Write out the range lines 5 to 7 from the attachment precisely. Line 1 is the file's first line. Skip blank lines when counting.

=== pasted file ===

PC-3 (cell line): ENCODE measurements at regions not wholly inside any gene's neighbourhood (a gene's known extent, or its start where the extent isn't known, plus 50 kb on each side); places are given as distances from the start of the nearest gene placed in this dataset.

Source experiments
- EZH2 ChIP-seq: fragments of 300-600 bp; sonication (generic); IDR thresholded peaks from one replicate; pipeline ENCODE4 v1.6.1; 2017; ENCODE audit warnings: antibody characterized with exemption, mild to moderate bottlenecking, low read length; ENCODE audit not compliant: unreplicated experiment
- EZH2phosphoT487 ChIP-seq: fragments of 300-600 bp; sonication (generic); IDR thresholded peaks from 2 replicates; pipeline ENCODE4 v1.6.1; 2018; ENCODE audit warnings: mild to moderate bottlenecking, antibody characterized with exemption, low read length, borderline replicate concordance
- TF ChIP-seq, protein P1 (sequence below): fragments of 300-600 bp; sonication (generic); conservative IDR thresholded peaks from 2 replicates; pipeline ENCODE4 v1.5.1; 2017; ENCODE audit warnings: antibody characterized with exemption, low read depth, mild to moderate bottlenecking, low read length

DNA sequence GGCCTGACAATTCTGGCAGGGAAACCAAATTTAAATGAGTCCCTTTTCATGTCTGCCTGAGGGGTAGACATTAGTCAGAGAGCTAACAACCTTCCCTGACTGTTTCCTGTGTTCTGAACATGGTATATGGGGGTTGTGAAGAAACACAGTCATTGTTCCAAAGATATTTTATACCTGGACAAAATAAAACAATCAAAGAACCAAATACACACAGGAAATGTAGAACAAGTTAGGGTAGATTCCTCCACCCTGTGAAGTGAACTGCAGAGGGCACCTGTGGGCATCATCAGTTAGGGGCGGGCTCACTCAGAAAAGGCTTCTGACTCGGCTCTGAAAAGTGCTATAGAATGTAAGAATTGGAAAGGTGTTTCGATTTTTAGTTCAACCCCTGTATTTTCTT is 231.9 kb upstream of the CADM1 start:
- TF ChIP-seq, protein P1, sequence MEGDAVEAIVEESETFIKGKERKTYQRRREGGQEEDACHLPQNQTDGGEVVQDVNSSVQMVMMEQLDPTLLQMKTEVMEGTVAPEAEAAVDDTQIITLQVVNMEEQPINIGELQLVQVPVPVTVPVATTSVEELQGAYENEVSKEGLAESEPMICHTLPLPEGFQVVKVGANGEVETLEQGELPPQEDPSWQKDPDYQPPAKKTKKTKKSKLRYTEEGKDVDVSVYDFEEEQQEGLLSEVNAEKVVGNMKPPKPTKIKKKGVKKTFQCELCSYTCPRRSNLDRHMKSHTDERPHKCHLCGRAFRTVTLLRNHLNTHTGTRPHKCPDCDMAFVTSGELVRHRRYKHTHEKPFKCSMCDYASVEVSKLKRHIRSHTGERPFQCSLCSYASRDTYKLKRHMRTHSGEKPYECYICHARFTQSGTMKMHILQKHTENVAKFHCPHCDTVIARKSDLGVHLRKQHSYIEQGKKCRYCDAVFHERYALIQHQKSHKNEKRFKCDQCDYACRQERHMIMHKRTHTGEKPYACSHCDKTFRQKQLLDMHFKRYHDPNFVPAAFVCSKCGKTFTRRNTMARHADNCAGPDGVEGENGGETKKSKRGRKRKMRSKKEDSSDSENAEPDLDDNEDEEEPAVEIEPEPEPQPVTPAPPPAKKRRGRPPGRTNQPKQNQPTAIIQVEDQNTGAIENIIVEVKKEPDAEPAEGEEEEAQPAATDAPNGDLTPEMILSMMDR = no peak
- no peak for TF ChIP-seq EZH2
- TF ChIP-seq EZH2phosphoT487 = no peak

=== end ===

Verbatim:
- TF ChIP-seq, protein P1 (sequence below): fragments of 300-600 bp; sonication (generic); conservative IDR thresholded peaks from 2 replicates; pipeline ENCODE4 v1.5.1; 2017; ENCODE audit warnings: antibody characterized with exemption, low read depth, mild to moderate bottlenecking, low read length

DNA sequence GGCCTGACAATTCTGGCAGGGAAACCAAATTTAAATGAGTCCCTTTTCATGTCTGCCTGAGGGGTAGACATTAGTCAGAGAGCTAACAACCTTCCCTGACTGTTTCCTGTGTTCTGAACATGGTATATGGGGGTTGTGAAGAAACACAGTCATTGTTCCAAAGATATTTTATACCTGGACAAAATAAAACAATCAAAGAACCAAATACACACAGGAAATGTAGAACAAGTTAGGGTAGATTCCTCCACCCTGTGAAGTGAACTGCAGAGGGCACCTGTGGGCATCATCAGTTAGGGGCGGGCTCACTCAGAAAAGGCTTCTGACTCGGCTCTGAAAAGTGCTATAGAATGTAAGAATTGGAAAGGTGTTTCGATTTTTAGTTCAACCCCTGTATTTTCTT is 231.9 kb upstream of the CADM1 start:
- TF ChIP-seq, protein P1, sequence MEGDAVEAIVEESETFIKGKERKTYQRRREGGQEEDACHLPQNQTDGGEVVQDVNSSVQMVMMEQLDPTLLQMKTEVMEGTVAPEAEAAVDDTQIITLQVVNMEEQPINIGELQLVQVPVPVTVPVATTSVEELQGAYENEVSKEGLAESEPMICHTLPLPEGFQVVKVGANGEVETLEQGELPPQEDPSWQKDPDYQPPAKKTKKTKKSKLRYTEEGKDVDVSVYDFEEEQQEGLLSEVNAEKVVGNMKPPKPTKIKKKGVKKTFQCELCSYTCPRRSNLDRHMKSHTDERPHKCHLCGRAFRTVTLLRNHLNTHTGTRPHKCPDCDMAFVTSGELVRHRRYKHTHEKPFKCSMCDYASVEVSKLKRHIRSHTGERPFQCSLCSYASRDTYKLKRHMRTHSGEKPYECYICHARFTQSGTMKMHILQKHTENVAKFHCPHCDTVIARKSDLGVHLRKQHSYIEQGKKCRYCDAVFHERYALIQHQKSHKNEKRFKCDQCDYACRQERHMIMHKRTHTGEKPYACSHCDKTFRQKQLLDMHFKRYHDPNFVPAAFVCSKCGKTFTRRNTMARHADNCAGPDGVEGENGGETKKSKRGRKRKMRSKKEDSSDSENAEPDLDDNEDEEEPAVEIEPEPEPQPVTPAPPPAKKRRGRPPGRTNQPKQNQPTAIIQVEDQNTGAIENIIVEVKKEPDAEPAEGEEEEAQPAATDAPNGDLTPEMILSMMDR = no peak